The sub­jects which fol­low ought to be trea­ted more exten­si­vely, but the nature of this book does not allow for that. I would like to float on a tran­quil river, but am car­ried away by a tor­rent.

Commerce cures des­truc­tive pre­ju­di­ces, and it is almost a gene­ral rule that whe­re­ver there is benign beha­vior, there is com­merce, and that eve­ryw­here there is com­merce, there is benign beha­vior.

We should the­re­fore not be sur­pri­sed if our ways are less savage than they once were. Because of com­merce, fami­lia­rity with the ways of all nations has spread eve­ryw­here ; we have com­pa­red them to each other, and much good has resul­ted from that.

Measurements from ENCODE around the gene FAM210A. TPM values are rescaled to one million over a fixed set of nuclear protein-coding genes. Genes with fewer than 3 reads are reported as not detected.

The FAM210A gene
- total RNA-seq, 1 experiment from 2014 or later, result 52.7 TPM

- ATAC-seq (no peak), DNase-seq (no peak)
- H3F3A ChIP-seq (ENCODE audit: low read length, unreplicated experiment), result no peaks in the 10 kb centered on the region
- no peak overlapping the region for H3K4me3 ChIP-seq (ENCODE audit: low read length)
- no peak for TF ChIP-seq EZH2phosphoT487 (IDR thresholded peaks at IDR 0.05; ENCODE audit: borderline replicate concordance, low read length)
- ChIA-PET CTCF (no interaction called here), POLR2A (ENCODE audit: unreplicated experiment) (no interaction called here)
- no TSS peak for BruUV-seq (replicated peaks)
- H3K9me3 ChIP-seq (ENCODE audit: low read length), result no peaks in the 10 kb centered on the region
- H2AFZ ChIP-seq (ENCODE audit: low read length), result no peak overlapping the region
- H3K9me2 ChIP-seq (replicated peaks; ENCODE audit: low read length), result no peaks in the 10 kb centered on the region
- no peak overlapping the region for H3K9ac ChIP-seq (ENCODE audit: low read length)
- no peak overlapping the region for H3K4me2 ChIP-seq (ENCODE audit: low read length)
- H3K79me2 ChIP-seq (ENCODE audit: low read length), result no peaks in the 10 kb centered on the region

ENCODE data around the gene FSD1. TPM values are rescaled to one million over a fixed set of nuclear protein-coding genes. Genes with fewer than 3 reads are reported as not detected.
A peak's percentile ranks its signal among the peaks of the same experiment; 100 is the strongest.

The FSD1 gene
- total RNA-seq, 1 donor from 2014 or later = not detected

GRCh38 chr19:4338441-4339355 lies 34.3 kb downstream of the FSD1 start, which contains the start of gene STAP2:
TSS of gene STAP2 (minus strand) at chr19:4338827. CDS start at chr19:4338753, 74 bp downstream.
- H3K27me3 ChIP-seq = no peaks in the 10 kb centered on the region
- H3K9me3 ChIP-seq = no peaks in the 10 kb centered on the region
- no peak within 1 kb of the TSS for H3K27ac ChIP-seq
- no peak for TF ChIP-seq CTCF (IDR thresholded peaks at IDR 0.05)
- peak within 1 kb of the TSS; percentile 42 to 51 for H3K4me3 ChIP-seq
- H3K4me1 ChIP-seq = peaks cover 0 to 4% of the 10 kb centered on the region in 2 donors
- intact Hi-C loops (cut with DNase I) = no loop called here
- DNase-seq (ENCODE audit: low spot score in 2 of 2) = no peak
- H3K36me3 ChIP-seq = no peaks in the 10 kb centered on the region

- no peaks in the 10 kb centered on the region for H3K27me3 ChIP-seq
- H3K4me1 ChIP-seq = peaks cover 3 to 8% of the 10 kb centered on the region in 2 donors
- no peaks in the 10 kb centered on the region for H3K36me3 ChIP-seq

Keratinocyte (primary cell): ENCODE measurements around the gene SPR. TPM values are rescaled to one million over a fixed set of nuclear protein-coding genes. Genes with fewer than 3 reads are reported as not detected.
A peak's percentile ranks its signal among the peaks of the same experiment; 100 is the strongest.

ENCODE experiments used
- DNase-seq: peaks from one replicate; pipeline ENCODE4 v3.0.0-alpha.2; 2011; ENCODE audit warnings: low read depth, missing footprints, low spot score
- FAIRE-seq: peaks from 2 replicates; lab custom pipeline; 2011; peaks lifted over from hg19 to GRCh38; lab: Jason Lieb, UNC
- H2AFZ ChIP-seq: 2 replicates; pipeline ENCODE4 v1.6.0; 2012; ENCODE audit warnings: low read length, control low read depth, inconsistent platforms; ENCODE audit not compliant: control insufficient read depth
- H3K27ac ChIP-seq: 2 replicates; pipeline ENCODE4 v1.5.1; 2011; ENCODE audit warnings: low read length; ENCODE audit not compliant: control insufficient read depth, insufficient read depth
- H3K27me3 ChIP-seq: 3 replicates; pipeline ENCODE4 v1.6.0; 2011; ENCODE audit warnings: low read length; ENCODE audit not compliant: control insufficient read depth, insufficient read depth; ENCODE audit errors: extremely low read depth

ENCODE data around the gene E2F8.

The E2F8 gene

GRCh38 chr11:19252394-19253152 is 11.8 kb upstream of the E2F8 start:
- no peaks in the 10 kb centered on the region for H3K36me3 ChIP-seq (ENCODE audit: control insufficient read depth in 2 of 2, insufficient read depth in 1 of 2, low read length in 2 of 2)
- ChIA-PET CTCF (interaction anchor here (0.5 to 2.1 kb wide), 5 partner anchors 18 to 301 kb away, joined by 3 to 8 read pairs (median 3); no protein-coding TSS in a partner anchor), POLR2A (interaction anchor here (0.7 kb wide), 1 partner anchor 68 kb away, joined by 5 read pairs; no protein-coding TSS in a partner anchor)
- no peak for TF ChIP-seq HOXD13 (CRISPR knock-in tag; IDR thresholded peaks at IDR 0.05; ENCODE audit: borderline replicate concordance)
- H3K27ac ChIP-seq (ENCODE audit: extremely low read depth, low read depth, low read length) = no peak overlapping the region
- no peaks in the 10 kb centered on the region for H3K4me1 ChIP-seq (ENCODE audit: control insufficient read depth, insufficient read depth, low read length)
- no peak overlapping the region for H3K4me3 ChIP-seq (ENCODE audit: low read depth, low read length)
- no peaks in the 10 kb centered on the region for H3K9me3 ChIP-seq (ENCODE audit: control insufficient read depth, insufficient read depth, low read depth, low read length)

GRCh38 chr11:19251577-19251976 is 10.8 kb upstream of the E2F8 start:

One can­not say that the laws of com­merce improve beha­vior for the same rea­son that those same laws ruin it. Commerce cor­rupts pure beha­vior1 : that was the sub­ject of Plato’s objec­tions ; it poli­shes and atte­nua­tes bar­ba­ric beha­vior, as we see every day.

Cæsar says of the Gauls that the proximity and trade of Marseille has spoiled them so that they who formerly had always defeated the Germans had become inferior to them (Gallic Wars, book VI).